The Importance of Term Sheets and What Should Be Included

Entrepreneurs whose startups have gotten over the “hump,” so to speak, are well-acquainted with term sheets. Investors—private equity partners and venture capitalists, in equal measure—typically insist on term sheets before finalizing any deals.

Many business professionals consider term sheets and LOIs (letters of intent) to be synonymous with each other. Both are general, non-binding agreements that outline the contours of an investment agreement before the deal is executed. However, LOIs are often used for more complex agreements, such as mergers and acquisitions, and some provisions of an LOI are legally binding.

Even though term sheets are not legally binding except in matters of confidentiality, they reflect good-faith effort by both parties to move forward in negotiations. The individual provisions in a term sheet provide the foundational components of a future deal. In other words, disagreement about term sheet provisions will make negotiations difficult, if not impossible.

What Should You Put on Your Company’s Term Sheets?

To begin, you should put the company’s identifying information on the term sheet. Potential investors should know the contact information for your company, yourself, and other key individuals involved in the deal.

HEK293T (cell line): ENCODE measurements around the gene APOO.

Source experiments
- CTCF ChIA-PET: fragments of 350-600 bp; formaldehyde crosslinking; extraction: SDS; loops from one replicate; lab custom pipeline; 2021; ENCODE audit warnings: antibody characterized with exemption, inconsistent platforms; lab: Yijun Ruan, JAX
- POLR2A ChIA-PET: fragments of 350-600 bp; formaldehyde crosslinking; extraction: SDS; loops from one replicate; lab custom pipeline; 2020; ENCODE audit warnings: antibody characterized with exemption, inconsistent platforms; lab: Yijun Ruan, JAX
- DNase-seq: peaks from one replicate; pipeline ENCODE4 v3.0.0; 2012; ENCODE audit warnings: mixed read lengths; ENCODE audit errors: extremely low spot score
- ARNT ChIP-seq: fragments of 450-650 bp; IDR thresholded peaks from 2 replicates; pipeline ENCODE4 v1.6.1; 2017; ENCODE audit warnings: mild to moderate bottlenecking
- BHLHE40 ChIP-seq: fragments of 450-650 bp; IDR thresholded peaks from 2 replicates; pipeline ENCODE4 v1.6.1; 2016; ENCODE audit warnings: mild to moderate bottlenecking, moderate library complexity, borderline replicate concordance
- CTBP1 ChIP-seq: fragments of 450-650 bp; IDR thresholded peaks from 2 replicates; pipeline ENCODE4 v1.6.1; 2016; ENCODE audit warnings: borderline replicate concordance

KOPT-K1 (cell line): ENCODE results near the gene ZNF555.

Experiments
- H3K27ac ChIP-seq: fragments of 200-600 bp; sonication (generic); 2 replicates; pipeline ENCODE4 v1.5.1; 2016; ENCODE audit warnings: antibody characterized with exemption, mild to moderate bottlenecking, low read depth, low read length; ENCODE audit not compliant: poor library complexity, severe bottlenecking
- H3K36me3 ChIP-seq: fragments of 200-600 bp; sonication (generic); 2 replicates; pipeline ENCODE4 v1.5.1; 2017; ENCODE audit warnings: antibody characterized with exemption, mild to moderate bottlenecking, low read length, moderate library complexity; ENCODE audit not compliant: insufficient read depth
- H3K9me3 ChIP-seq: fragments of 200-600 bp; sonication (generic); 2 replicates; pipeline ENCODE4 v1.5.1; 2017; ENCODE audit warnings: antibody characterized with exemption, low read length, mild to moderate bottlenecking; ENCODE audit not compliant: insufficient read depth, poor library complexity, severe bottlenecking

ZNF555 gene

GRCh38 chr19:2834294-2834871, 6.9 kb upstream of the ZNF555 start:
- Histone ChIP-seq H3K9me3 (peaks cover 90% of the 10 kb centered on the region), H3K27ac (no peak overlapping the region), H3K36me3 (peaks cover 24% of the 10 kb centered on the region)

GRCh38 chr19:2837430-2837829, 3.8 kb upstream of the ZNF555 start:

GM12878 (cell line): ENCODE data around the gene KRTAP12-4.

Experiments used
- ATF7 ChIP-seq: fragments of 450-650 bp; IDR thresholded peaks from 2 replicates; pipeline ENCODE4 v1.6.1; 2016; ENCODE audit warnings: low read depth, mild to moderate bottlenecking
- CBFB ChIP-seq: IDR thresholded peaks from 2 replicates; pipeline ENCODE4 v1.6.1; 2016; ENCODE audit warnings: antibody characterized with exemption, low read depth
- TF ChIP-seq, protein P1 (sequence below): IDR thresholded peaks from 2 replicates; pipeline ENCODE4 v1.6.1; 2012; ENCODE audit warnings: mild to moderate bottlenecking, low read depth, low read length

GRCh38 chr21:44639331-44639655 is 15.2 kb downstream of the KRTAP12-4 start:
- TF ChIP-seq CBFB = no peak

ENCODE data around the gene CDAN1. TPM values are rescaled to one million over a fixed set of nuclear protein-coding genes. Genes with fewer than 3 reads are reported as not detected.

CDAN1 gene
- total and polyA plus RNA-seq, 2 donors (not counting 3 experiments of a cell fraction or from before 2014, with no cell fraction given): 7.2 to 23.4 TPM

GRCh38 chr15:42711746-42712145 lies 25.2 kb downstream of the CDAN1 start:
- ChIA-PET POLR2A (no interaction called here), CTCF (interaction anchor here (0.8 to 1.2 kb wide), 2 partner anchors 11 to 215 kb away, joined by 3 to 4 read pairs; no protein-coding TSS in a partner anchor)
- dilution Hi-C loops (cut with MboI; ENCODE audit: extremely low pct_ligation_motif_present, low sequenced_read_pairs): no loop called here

As for the heart of the matter, you should lay out exactly how much you’re seeking as an investment. Additionally, if you’re giving up equity, the potential investor should know exactly how much of your company they would own after the deal. Will the investor gain any voting rights or decision-making authority? Include that information as well.

An important provision on many term sheets is the company’s valuation. There will be plenty of time later on in negotiations to divulge other financial information. However, investors typically want to know the dollar value of companies before and after their potential investment.

Lastly, your term sheet should include a time limit for the investor’s decision about proceeding with the deal. If an investor doesn’t really intend to move forward, it’s better to know that sooner rather than later.

Important note: If any provision in your term sheet is legally binding, make sure you include unambiguous language on the subject.

Don’t Put Too Much Information in the Term Sheet

Founders often worry about leaving out important information that would otherwise convince an investor to put up money. Including too much information in a term sheet, however, is often cost-prohibitive. Investors might want to start negotiating at the outset. The time spent modifying or negotiating a term sheet could cause you to miss out on other investment opportunities.

An effective term sheet is different for each business owner. Our team is focused on helping start-up founders and other entrepreneurs achieve their business goals, and that includes crafting the best strategy for dealing with investment agreements. If you need help determining the best path forward for your company, give IGC a call. We look forward to hearing from you.

Integrated General Counsel